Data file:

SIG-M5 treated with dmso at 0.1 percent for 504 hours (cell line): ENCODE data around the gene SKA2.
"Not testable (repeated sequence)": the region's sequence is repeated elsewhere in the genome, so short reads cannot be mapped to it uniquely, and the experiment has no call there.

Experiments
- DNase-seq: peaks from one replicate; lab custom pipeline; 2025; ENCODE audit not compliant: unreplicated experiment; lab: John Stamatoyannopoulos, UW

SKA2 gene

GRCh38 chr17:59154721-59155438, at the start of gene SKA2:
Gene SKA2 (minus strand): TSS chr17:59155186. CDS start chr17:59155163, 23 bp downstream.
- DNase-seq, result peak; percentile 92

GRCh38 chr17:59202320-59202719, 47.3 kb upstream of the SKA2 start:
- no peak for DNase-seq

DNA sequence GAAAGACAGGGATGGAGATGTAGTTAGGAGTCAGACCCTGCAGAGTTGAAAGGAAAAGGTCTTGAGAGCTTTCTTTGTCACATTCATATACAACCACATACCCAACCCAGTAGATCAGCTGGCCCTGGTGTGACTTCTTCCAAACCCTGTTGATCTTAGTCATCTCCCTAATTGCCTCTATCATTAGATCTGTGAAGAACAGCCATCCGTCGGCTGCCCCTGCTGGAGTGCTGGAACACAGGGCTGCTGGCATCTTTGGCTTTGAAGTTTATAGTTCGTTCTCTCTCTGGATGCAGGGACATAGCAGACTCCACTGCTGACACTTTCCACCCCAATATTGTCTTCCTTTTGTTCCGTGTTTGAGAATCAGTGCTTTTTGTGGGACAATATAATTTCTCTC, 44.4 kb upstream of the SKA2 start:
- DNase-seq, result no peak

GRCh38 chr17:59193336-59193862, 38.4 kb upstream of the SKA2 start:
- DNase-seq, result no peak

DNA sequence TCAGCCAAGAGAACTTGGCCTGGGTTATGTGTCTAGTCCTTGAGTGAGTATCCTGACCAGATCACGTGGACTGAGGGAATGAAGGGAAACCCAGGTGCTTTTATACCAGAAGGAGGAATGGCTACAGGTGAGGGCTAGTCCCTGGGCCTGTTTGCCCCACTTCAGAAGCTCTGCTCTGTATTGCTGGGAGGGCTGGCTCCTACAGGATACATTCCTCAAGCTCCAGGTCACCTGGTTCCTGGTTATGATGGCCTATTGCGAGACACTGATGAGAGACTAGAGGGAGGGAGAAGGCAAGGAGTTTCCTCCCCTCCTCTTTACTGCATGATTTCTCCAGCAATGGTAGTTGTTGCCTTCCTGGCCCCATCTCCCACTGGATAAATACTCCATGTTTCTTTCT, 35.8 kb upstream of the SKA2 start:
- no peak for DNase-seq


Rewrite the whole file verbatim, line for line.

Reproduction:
SIG-M5 treated with dmso at 0.1 percent for 504 hours (cell line): ENCODE data around the gene SKA2.
"Not testable (repeated sequence)": the region's sequence is repeated elsewhere in the genome, so short reads cannot be mapped to it uniquely, and the experiment has no call there.

Experiments
- DNase-seq: peaks from one replicate; lab custom pipeline; 2025; ENCODE audit not compliant: unreplicated experiment; lab: John Stamatoyannopoulos, UW

SKA2 gene

GRCh38 chr17:59154721-59155438, at the start of gene SKA2:
Gene SKA2 (minus strand): TSS chr17:59155186. CDS start chr17:59155163, 23 bp downstream.
- DNase-seq, result peak; percentile 92

GRCh38 chr17:59202320-59202719, 47.3 kb upstream of the SKA2 start:
- no peak for DNase-seq

DNA sequence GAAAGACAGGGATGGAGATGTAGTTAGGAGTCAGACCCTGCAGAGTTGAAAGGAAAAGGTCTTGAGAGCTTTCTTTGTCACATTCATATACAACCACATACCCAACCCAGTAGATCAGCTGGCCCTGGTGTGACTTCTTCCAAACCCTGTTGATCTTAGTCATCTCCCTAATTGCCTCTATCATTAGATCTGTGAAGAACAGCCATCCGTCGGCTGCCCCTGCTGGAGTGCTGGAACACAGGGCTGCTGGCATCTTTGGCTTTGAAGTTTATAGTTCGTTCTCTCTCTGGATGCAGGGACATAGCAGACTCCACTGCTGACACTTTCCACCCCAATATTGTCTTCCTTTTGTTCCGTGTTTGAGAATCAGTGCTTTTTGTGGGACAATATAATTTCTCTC, 44.4 kb upstream of the SKA2 start:
- DNase-seq, result no peak

GRCh38 chr17:59193336-59193862, 38.4 kb upstream of the SKA2 start:
- DNase-seq, result no peak

DNA sequence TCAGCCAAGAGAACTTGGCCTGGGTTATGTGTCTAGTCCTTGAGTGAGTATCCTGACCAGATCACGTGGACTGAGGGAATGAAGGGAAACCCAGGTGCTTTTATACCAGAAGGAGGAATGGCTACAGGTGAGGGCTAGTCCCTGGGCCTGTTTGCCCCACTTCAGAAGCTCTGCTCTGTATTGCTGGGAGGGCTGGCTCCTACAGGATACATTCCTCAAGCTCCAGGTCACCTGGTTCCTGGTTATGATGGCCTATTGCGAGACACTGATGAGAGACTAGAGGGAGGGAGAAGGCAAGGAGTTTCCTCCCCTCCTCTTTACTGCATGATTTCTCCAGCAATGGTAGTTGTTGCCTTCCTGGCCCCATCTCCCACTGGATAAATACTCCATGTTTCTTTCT, 35.8 kb upstream of the SKA2 start:
- no peak for DNase-seq